The company created the brand in 1988 to provide water-free hand sanitizing options in the food and healthcare sector.
The first consumer product was launched in the late 90s and the brand sold to Pfizer-owned Warner-Lambert in 2004. It was later acquired by J&J when the company acquired Pfizer’s consumer healthcare sector.
According to Gojo spokesperson Joe Drenik, the company originally sold the brand as it believed a consumer marketing company could build it in the consumer segment more successfully; although, Gojo continued to take care of Purell in the professional sector.
Drive consumer segment
However, the company has now decided the time is right to take the brand back on board and concentrate on driving the consumer sector.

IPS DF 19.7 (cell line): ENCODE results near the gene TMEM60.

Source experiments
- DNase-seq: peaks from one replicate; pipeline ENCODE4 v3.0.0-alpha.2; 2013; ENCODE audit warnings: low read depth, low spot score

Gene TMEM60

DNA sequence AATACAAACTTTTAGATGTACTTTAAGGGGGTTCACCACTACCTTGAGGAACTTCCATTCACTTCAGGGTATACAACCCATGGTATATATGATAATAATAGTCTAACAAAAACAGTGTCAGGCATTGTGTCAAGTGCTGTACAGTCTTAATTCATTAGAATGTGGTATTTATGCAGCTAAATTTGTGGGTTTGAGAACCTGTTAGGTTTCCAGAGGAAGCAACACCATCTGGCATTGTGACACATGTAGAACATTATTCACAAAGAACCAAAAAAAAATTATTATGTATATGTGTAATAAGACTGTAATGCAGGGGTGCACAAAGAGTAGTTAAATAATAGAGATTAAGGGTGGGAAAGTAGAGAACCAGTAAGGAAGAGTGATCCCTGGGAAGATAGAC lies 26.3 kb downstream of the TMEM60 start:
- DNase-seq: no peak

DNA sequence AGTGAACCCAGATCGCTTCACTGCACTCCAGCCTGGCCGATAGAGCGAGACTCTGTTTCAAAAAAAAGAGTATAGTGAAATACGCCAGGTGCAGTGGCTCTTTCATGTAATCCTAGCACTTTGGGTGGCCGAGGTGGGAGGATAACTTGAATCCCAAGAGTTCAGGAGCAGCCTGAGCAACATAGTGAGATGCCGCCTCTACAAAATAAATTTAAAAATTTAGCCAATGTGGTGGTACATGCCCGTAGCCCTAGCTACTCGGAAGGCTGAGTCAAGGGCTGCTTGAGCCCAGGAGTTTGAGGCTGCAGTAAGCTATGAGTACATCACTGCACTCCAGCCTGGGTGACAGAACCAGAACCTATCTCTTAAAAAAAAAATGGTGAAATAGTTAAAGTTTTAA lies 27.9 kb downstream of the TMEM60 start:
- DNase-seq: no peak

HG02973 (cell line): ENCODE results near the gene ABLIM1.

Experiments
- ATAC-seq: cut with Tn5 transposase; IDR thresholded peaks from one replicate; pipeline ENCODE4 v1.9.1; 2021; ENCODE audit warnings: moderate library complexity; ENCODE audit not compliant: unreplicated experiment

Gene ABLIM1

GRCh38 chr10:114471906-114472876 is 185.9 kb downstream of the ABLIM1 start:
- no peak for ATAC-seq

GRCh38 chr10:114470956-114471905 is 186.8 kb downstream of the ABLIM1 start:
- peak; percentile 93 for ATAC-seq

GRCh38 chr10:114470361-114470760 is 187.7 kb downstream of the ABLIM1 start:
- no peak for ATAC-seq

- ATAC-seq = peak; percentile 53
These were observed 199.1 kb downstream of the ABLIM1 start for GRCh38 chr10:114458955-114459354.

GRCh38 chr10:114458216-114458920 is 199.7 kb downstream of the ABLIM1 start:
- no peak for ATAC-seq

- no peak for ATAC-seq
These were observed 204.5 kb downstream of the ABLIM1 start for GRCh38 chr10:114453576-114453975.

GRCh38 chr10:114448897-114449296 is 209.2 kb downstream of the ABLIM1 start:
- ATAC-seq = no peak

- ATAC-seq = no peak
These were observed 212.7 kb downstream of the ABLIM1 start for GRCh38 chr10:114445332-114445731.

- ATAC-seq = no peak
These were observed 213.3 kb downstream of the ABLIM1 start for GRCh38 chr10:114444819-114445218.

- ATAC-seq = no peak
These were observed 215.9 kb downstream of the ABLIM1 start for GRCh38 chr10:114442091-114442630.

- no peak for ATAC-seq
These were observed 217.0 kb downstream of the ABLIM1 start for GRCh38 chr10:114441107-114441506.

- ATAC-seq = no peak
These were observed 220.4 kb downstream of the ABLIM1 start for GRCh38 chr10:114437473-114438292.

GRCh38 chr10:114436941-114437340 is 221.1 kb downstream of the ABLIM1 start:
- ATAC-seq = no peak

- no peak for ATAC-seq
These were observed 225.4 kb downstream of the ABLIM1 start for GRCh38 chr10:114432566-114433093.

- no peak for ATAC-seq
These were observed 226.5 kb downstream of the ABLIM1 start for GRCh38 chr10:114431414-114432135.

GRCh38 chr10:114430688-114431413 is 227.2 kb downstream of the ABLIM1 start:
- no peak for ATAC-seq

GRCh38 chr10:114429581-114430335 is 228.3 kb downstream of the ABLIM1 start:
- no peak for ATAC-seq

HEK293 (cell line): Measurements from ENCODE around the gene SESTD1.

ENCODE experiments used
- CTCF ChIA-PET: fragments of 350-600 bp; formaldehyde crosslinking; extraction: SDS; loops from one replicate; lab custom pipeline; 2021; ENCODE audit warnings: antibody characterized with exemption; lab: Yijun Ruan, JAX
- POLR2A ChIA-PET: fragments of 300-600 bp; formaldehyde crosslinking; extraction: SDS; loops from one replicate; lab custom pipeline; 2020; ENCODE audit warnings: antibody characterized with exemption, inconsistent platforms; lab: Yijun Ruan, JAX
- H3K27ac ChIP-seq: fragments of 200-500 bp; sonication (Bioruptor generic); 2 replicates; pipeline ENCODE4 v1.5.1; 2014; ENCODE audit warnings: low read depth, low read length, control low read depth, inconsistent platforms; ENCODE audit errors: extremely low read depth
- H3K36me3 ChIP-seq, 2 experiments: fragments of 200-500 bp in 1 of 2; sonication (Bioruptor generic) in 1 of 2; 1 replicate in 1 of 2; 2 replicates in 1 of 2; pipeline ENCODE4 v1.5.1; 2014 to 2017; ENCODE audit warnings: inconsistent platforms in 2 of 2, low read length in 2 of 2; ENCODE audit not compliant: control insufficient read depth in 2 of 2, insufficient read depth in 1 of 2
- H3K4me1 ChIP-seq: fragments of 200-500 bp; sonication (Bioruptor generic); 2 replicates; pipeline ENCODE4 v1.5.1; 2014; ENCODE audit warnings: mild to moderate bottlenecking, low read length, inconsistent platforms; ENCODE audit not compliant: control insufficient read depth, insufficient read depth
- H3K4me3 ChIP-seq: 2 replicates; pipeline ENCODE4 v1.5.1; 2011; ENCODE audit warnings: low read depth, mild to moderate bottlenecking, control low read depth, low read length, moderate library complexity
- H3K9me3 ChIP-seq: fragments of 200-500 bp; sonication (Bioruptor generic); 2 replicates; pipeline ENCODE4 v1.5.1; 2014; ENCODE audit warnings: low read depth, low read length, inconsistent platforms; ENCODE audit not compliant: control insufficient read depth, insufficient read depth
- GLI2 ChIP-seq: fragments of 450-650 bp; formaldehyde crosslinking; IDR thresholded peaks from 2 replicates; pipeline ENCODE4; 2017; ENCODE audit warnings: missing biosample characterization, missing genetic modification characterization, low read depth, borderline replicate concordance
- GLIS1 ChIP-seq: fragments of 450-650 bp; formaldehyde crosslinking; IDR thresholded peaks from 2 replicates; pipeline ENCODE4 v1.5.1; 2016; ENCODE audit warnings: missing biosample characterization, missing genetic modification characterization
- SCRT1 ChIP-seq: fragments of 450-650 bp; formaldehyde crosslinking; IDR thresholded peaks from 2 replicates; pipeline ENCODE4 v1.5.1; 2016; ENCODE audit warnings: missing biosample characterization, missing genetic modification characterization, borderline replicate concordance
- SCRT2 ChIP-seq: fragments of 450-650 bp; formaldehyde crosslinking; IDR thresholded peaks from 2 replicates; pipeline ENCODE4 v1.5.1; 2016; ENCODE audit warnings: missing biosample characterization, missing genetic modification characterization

“We feel that at this time good hand hygiene has no boundaries. With the transaction we can expand that product line to include effective solutions for anywhere, home, work and on-the-go. As a company we want to be active in all areas,” he told CosmeticsDesign.com USA.
Drenik said innovation was the key to the company’s plans to build the brand in the consumer segment.
“We will bring innovation to the retail category as we have in professional markets,” he said, before adding that innovations introduced to the consumer market will have to be deemed appropriate for the sector.
Mass market food and drug retail distribution
Currently, Purell hand sanitizers are available to consumers through the majority of mass market food and drug retailers in the US, and the company has no plans to dramatically alter this distribution, although a global presence is envisaged.
“Right now our focus, like J&J’s focus has been, is the US. Our immediate task is to manage a smooth translation for retailers from J&J to Gojo. But, Gojo is a world wide company…Our intent is to serve the world,” Drenik said.